No. 329: The MLM-ification of DTC

On Mavely and the unspoken opportunity ahead for the DTC industry. When Greats Brand was reportedly acquired by Steve Madden after their most recent year that saw $13 million in earnings, it was a shock to many in the industry. Revenues seemed lower than what many expected but inline with the realties of buildng an omnichannel brand with an often-costly means of customer acquisition. It’s likely that profitability was an issue. This begs the question, how would things have been different if Greats’ customer acquisition model was one built on profitability and value? The venture-dependent, high growth model may elevate a select few brands in the ecosystem but it seems to be depressing the exit optionality of the majority of them.

Percentage of ad spend is a fine tool for aligning incentives. The problem is not with tested and vetted agencies. It’s with bad ones using it to pad income before providing value.

Marco Marandiz

Founded by Ryan Babenzien, Greats was considered a well-respected, independent shoe company with great propects to become a brand as promising as Allbirds. Babenzien’s marketing team had command over several types of outreach. Greats employed several methods to include performance marketing, direct mail, strategic partnerships, and even text-based promotion. But in the end, the brand never achieved profitability. It was a stark reminder that we may be turning a corner in the DTC space; there seems to be an added weight to the importance of earning profits. A rebuke of the SaaS multiple model that many tech companies can adopt to grow in value. At the intersection of growth and profitability, its the street named ‘Profitability’ that DTC brands should run along.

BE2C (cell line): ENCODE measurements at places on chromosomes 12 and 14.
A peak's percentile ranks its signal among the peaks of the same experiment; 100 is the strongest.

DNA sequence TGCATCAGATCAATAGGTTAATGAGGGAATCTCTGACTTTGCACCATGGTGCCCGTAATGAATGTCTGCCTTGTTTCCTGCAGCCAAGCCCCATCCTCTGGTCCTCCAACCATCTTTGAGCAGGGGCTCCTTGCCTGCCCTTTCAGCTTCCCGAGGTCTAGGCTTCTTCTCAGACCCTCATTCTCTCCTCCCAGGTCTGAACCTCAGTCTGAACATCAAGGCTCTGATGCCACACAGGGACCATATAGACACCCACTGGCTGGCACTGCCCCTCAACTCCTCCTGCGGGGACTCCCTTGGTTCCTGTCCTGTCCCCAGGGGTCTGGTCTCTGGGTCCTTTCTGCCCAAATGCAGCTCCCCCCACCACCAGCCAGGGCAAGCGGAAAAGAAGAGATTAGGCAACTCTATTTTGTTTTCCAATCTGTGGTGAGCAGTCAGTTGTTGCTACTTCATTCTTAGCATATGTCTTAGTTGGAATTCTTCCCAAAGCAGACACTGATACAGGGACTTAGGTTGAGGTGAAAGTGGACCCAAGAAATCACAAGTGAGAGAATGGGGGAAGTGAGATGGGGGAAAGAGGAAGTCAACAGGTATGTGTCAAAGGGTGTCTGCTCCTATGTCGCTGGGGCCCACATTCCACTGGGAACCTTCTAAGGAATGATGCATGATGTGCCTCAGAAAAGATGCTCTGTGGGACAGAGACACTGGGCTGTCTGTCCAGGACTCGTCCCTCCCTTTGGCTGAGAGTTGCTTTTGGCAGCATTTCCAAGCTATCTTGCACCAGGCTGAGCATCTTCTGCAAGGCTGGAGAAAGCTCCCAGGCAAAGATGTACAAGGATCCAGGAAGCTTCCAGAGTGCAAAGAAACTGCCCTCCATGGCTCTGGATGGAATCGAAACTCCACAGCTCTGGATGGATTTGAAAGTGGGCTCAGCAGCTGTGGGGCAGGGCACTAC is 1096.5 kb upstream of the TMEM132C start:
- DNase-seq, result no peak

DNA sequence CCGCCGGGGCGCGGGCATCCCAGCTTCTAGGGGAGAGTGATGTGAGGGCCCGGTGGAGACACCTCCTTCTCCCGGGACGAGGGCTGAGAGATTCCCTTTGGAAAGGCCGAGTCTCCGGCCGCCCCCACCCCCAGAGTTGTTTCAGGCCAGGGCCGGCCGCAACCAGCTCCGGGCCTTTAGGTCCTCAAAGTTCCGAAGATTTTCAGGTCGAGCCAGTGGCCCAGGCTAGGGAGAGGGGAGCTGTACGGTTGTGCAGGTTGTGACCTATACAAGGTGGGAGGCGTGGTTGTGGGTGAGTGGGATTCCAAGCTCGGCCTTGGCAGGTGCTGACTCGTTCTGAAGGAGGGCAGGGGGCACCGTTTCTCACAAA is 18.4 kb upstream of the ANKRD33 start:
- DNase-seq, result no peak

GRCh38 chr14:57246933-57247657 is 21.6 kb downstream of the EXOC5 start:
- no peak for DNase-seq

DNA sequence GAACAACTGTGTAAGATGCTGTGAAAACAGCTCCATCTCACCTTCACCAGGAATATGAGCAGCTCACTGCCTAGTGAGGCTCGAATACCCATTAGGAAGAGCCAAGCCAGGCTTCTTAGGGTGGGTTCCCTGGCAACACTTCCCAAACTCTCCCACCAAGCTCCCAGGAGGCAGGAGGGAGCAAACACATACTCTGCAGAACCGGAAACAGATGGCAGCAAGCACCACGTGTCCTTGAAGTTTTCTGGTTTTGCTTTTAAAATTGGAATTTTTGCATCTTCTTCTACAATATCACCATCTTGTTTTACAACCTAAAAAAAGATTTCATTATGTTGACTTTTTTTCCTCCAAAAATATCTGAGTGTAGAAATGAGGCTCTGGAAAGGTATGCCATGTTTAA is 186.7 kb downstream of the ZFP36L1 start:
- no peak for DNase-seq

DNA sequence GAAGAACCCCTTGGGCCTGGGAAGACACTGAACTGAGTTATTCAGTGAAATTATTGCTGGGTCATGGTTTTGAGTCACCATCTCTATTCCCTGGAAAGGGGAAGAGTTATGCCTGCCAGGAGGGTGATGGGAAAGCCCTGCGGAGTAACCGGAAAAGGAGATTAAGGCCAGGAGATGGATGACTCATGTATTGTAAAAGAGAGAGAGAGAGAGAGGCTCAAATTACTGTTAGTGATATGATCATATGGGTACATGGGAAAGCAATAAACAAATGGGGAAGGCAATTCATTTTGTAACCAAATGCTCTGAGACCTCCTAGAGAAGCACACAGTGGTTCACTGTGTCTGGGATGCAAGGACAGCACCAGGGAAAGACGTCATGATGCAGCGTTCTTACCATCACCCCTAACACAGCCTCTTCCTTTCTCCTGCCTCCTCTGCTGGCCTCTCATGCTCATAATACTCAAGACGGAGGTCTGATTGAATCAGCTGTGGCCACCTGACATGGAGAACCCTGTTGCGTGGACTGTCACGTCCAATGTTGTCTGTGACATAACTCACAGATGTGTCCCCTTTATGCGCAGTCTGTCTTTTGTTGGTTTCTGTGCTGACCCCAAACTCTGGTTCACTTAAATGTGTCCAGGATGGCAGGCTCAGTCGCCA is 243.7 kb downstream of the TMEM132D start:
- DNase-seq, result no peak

Greats, which still sells most of its shoes through its eCommerce site, opened a 500-square-foot location on Crosby Street last year. The brand also inked a wholesale partnership with Nordstrom and unveiled a buzzy collaboration with men’s fashion authority Nick Wooster.[1]

The company seems to have done everything right and yet, Greats reportedly sold for no more than two times the previous year’s revenues (June 30, 2018 – June 30, 2019). Greats raised $13 million in funding and sold for around a reported $26 million. It became abundantly clear that an absent path to profitability became the issue that drove the wedge. Steve Madden’s supply chain and organization will be a great fit for this reason, the company drove north of $410 million in the previous year. And they did so while maintaining profitability.

We want to build a profitable business and we’re one of the few digitally-native brands that hasn’t raised an ungodly amount of money that makes it challenging to build a profitable business and exit where everybody wins. We weren’t trying to build the company that had the biggest valuation in round one. We’re trying to build the company that had the biggest valuation at the end. [2]

The news of this acquisition served as a wakeup call for many in the direct to consumer space. What else can be done to improve the viability of DTC brands? Is an early-stage path profitability that crucial? If there is one thing that’s clear, the days of optimizing for ‘at any cost’ growth may be over. As customer acquisition costs continue to skyrocket, retail media has begun reporting on several marketing alternatives. Of them is Mavely, a relatively new platform that launched with a unique approach to reducing CAC for these brands. Mavely’s big idea: turn these DTC brands into multi-level marketing companies.

Mavely is trying to put a new spin on the multilevel-marketing model, in which companies recruit people to sell for them but which has gotten a bad rap for leading a lot of people to actually lose money. Wray said Mavely has no cost to join, no inventory requirements that consumers must maintain, and no minimum follower count that users need to recommend products. [3]